Musbury Valley facts for kids
Quick facts for kidsMusbury Valley, Helmshore
Trees by Musbury Brook
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The Musbury Valley is a small valley in the Helmshore area of Rossendale Valley, Lancashire. Musbury Brook flows through its length, and its south side is flanked and dominated by Musbury Tor. In the 14th century it was part of the Earl of Lincoln's hunting park. Most of the Musbury valley is now sheep grazing pasture. To the south is Musbury Tor and Alden Valley; to the north-west is Musbury Heights and, beyond, the Grane Valley. Beginning as Long Grain Water on Musden Head Moor, the stream becomes Musbury Brook after its confluence with Short Grain Water. It flows in a north-westerly direction to join the River Ogden, a tributary of the River Irwell.
In 1305 a huge ditch and earth bank were dug to enclose a large area that included most of the west side of Musbury township (later becoming Helmshore). A palisade of oak stakes created a fence on the outside of the ditch which extended from Grane Valley in the north to Alden Valley in the south. This created an enclosure to keep in fallow deer for the estate of Hugh de Lacy, and supplying venison for his table. Musbury Valley was at the heart of the deer park, which covered 1,713 acres, and the area was known as Musbury Park.
Although deer parks were very fashionable at the beginning of the 14th century, by the middle of the century many parks were in decline, hastened by the introduction of the Black Death. From 1480 no park-keepers were employed, and in 1507 a survey reported that the park was closed down. The old park area was then divided into eight different holdings, four of which included sections of Musbury valley. The process of enclosing parts of the old park and Musdenhead, at the head of the valley and which had been outside the boundaries of the park, continued through the 16th and 17th centuries. By the first detailed map in the 1840s there were well over 20 farms in the valley.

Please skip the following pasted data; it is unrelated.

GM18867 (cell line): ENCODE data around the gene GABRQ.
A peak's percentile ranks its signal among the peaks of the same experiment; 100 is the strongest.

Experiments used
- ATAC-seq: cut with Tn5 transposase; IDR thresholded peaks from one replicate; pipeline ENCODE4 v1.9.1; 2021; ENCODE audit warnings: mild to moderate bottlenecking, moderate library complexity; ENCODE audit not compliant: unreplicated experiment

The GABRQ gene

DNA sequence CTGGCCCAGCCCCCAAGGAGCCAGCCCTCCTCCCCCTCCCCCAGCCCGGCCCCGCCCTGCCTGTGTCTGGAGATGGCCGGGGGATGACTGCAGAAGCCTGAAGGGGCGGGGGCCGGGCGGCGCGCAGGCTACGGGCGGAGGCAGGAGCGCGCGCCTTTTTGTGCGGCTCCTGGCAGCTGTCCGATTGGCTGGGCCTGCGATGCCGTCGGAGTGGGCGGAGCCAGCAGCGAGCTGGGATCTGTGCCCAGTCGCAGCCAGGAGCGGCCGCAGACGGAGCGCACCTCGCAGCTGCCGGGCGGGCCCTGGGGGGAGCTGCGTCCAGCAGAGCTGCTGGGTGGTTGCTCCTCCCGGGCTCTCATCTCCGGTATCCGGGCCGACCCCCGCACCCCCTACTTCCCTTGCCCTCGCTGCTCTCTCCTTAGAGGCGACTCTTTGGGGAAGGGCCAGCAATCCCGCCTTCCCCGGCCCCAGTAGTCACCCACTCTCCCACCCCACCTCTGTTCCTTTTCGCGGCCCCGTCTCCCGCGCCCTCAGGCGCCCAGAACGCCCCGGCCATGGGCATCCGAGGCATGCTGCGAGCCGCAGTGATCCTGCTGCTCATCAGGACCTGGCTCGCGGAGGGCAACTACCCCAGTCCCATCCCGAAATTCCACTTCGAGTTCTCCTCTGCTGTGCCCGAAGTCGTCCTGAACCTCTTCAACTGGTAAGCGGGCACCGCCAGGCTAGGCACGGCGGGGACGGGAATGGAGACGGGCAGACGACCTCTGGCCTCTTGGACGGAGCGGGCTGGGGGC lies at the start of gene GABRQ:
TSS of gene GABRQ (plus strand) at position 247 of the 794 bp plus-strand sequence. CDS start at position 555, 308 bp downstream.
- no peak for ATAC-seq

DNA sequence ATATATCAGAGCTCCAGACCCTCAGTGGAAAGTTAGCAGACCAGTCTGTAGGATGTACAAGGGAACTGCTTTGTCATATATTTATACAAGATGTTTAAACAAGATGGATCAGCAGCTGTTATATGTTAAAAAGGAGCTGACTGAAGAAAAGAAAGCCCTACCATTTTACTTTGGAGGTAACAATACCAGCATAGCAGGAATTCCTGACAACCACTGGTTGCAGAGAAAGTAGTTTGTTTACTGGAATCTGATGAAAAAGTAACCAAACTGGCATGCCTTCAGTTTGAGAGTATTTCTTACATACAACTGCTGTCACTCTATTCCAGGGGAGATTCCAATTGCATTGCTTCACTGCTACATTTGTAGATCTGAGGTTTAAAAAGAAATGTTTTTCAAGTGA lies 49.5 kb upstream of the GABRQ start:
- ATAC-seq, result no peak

During the period after the decline of the hunting park most people in the valley made a living combining farming and textile making. Raising cattle, sheep, pigs and poultry, and growing a few cereal crops on their land. Inventories in the 17th/early 18th centuries show corn, oats and barley being grown. There is a tradition of illegal Musbury whisky distilling too. In 1881 James Barlow, known as 'Musbury Jim' was caught at Hare Clough with a whisky still. He was fined £10. Several farms near Hare Clough were raided by excise men in the 1880s and there are stories of distilling in Musbury throughout the 19th century. The moorland also gave the farming community turbary rights, this being the ability to take peat from the upper moorland peat beds for fuel. Sods of peat could also be used for repairing banks, although stone quarrying meant that walls could be built from the stone taken from the moorland. These dry stone walls are still characteristic of the area.